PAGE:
More than 2,000 uniformed healthcare professionals and patients have filled Central Hall Westminster in opposition against the Government’s controversial Health and Social Care Bill.
The All Together for the NHS campaign, organised by the TUC, saw an alliance of union members and high-profile individuals from royal colleges and professional groups rally against the reforms.
Brendan Barber, TUC General Secretary, said in a speech at the rally it was “vital that we make our voice heard” and the Health Bill was the “biggest threat our NHS has ever seen”.
In one of more than 30 speeches, Mr Barber said the campaign aimed to maintain a “publicly-accountable health service, for the values that make our NHS special, and for the ethos of public service itself.”
“I want the message to go out loud and clear that our NHS is not for sale, not today, not tomorrow, and not ever,” he said.
“The Bill will also mean privatisation on a huge scale, with our health service opened up to competition by any willing provider. Private firms will profit by cherry-picking the easiest, most lucrative work – leaving the taxpayer to pick up the tab for everything else. That is simply not acceptable.”
He added that the reforms were “wrong for patients, wrong for the public, and wrong for Britain”.
The Prime Minister, Mr Barber said, also needs to understand that he will pay a “devastating political price” if he presses ahead with the “ill-conceived, reckless, expensive Bill”.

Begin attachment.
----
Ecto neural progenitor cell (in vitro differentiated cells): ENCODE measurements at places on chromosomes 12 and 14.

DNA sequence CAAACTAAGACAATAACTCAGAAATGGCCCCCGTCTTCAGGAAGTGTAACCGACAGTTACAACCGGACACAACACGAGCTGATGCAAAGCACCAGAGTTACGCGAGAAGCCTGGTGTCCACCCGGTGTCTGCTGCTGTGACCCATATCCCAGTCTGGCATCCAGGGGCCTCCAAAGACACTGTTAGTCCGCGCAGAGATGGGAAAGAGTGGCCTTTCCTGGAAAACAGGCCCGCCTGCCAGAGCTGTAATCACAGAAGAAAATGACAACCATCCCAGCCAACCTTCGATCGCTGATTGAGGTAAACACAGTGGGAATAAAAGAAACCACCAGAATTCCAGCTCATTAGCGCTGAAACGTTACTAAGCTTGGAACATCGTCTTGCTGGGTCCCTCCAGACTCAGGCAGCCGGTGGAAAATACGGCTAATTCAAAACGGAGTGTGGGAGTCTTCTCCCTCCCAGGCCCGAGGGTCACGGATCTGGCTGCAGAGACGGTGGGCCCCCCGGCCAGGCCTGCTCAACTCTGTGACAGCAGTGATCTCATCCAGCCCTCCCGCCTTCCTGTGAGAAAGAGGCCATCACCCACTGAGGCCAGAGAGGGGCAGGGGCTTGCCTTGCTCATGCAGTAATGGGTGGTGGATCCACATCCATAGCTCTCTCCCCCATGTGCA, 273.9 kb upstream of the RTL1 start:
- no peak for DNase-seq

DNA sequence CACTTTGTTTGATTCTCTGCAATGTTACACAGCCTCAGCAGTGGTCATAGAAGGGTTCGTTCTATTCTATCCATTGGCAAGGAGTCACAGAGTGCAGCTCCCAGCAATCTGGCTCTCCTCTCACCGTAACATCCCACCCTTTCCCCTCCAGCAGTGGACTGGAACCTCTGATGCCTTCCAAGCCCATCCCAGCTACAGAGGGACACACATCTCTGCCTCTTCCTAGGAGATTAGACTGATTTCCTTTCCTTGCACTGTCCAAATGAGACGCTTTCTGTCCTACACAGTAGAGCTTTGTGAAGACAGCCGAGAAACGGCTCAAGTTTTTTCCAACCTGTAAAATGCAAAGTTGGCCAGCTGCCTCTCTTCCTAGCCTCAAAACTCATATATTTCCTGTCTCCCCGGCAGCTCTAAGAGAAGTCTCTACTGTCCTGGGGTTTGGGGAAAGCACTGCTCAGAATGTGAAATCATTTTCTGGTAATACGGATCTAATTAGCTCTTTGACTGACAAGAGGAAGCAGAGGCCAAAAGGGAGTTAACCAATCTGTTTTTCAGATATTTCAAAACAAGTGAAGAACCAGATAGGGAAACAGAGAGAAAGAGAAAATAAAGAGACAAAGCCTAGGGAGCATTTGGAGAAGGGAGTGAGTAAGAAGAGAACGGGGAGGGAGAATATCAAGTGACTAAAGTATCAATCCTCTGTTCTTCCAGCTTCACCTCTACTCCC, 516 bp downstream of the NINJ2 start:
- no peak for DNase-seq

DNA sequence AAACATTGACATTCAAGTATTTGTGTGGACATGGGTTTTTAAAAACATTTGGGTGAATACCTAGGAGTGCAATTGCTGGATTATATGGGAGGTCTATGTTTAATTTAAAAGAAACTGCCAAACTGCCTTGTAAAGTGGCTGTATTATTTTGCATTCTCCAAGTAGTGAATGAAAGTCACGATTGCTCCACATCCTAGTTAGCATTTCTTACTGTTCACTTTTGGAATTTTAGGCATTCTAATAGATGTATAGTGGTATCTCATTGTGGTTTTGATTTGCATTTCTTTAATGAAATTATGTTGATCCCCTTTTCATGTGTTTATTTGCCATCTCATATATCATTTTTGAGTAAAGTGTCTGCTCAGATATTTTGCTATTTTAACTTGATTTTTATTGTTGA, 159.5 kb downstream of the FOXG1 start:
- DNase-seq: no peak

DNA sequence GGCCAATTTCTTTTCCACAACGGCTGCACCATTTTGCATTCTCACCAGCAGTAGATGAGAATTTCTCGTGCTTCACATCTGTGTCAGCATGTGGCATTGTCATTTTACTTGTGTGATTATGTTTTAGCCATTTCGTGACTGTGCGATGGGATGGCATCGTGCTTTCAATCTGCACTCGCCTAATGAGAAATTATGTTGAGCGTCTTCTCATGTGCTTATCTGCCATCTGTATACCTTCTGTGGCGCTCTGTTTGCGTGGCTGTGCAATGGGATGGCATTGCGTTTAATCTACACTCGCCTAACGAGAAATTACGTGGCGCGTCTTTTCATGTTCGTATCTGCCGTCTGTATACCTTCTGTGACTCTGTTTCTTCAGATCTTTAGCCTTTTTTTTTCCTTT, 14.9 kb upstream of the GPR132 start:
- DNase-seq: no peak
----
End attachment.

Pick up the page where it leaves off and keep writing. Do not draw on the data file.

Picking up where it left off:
“We will not allow this government to destroy what has taken generations to build,” he insisted.
Other speakers at the rally included the comedian Jo Brand, who used to work as a psychiatric nurse, Shadow health secretary Andy Burnham MP, crossbench Peer Lord Owen, Liberal Democrat MP Andrew George, UNISON General Secretary Dave Prentis and BMA Chairman Dr Hamish Meldrum.
Dave Prentis commented that patients will face growing waiting lists if the controversial legislation continues its passage to Royal Assent. “Introducing competition into the NHS will usher in private companies,” he said. “They will put profit before patients. Where you have competition you have winners and losers and it will mean that patients are hit as some hospitals close. Taking the cap off the number of private patients that can be treated by a hospital means that those who can pay will go to the front of the queue.”